Scholarship honors Julius Bennett, creates pathways to mentoring

Published 7:02 pm Wednesday, December 21, 2022

Eighth-grade students at Hayneville Middle School and Lowndes Middle School received a holiday treat on Dec. 15 when Julius Bennett Hope Scholarship recipients delivered gift-filled stockings and talked with students about college and careers.

“Students asked me what age I was when I discovered what I wanted to do, where I was going to school, and what I was majoring in,” said Chasity Talley, who received the scholarship in 2021. “I think [talking with eight-graders] sparks interest to get them thinking about their future. I told them I knew what I wanted to do ever since second grade but when I got to school, it was not what I thought. [I told them] there is absolutely nothing wrong with changing their mind.”

Shernovius Bennett, who attended Hayneville Middle School, organized the Julius Bennett Hope Scholarship in 2020 to help young adults reach their goal of becoming a college graduate.

The initiative honors Bennett’s grandfather, Julius Bennett, who was the first Black deputy of the Lowndes County Sheriff’s Office.

“The scholarship provides an opportunity to honor my grandfather’s legacy,” Bennett said. “This is something that lives beyond us so that what he has done is never forgotten.

“But more importantly, this helps our community with education and exposure to change the lives of our students.”

All scholarship recipients must be accepted into a college or university with some idea of what career they plan to pursue, Bennett said.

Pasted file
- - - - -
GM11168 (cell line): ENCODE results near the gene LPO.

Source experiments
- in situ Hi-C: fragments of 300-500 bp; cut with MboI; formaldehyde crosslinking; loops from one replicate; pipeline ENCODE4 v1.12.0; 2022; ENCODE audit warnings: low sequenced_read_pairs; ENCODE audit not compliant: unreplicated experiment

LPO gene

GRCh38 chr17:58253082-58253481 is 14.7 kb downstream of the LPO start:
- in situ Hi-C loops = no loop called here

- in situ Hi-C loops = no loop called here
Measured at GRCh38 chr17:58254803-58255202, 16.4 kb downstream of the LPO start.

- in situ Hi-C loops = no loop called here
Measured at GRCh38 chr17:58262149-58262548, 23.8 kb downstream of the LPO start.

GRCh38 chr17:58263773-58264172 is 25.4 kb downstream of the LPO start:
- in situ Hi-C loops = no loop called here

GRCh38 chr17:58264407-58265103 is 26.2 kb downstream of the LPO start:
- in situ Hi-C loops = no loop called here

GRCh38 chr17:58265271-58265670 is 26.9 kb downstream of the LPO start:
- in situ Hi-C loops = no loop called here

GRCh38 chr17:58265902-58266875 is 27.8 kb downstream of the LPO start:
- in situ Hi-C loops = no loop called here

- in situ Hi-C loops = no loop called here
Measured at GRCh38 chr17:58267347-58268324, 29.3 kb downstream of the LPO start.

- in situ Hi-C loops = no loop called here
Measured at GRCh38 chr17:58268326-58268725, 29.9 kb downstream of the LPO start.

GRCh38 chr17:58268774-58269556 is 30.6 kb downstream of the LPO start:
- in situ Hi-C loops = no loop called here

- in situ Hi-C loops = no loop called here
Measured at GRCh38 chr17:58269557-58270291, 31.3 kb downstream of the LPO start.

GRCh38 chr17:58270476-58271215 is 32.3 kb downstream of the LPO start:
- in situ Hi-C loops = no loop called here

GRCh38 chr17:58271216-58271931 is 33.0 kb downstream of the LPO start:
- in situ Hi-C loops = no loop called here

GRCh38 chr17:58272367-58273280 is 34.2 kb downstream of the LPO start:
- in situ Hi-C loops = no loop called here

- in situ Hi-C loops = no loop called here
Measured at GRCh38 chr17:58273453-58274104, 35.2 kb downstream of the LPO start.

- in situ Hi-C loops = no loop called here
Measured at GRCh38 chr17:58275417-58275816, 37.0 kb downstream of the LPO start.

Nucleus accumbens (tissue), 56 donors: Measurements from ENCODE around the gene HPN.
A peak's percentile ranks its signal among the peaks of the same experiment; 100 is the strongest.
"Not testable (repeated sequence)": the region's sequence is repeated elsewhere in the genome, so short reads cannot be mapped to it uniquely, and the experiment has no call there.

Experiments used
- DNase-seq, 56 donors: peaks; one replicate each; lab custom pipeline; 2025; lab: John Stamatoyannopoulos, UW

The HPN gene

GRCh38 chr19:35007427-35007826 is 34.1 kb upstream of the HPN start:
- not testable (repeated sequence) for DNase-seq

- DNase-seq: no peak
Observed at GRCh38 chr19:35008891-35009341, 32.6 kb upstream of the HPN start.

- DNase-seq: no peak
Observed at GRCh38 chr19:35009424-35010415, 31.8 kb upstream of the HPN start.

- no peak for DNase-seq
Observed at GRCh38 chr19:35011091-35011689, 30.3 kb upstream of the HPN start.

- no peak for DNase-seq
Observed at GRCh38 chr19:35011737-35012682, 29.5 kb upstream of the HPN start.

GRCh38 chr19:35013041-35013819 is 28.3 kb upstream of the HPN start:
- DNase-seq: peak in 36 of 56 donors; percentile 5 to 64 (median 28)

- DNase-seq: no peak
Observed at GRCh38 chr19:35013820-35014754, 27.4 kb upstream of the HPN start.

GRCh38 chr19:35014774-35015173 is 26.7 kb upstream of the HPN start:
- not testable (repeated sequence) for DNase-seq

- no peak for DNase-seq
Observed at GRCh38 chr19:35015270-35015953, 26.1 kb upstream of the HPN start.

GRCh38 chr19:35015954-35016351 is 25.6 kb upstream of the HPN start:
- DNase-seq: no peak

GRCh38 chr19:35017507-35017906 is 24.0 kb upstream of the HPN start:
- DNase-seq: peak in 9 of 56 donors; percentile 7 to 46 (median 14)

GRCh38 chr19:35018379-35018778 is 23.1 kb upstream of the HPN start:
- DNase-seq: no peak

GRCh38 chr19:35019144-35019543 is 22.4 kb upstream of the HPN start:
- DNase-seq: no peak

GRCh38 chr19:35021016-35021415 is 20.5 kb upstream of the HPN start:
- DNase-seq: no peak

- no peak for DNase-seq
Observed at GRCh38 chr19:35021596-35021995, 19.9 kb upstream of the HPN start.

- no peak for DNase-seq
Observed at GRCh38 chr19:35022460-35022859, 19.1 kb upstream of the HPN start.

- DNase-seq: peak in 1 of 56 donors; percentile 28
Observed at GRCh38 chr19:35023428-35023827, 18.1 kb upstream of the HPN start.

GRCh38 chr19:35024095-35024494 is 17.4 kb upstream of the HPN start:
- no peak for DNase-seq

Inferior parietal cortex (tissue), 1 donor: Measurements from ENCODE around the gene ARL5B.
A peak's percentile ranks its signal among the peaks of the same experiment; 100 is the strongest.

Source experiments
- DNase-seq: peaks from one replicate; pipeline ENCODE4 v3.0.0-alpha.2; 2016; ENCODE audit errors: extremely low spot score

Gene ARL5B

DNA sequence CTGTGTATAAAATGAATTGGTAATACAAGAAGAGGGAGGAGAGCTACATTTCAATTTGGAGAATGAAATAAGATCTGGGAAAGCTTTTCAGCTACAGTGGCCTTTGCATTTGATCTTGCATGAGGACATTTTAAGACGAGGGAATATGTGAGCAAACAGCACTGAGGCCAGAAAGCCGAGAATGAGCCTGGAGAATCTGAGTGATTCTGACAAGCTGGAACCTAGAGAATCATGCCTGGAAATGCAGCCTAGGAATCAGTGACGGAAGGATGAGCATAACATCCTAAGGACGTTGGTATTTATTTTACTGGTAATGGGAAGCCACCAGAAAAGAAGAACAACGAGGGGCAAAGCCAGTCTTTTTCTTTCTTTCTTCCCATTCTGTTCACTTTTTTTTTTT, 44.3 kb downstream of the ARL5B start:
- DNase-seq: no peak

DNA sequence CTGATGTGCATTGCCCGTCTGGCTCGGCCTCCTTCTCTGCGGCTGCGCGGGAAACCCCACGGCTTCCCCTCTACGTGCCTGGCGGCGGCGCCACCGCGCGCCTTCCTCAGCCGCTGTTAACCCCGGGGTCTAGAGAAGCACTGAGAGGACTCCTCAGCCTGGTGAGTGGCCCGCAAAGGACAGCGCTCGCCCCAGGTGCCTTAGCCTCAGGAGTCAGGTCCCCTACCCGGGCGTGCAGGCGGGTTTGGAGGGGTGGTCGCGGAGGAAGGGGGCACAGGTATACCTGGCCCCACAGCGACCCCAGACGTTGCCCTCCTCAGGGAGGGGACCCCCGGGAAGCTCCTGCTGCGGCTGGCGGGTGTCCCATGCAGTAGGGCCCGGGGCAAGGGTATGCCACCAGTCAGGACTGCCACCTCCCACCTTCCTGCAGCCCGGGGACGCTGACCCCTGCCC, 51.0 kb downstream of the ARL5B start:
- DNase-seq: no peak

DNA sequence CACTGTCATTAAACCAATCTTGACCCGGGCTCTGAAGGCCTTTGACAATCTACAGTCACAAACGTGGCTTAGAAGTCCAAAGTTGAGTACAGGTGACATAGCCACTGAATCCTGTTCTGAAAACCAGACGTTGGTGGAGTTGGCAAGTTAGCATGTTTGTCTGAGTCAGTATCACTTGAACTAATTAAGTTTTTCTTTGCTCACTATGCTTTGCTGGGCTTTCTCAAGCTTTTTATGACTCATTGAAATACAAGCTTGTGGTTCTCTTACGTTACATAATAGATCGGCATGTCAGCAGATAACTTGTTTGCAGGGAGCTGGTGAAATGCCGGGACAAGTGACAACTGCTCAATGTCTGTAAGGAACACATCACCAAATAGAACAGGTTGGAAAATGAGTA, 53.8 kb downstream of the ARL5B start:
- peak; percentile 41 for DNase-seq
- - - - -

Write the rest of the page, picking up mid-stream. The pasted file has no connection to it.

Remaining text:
The program is designed not just to benefit students financially, but also for Bennett and other volunteer mentors to help and guide students along their path to success and to engage them in mentoring those who follow in their footsteps.

“Scholarship recipients are charged with returning to Lowndes County, to help students and mentor 12th graders who are transitioning to college,” said Bennett’s mother and Co-Director Lisa McDay. “Students interact with one another and talk about challenges they face in college. We bring them together with new scholarship recipients, too, so they are mentoring each other.”

Christin Watson received the scholarship in 2021 and now attends Alabama A&M University pursuing a degree in communications media. Watson said having a mentor has helped her navigate choices impacting her career and future.

“I feel as though having a mentor has been helping me understand my place in the industry,” Watson said. “Once I gained an understanding of who I am as a person, it helped me prepare to make my own decisions and get ready to be part of something a lot bigger than myself, something I probably wouldn’t have expected of myself.”

The opportunity has created a community, Talley explained, where students can seek advice and share their experiences.

“I’m able to talk to Mr. Bennett if I have any issues,” Talley said. “I can reach out to [Bennett and McDay], letting them know what grades I have or talk through changing my major. We (students) talk to each other and see that we aren’t alone in the college experience.”

McDay said organizers rely on community partners to make the program successful — partners like Dentist Practitioner Jacob Griffin who donated toothpaste and toothbrushes for the middle school Christmas stockings.

Organizers also rely on generous donors who contribute tax deductible funds for the scholarship.

To donate towards the scholarship fund, mail a check or money order to the Julius Bennett Hope Scholarship at 4023 Mason Road, Hope Hull, Alabama 36043 or send payment through PayPal at paypal.me/JBScholars?locale.x=en_US.

Seniors interested in applying for a scholarship should speak with their counselors at Central High School in Hayneville or The Calhoun School each academic year. Applications are available each academic year in January and due back to the school counselors in May.

For more information email lisamcday@yahoo.com or shernoviusb@yahoo.com and include the subject line Scholarship.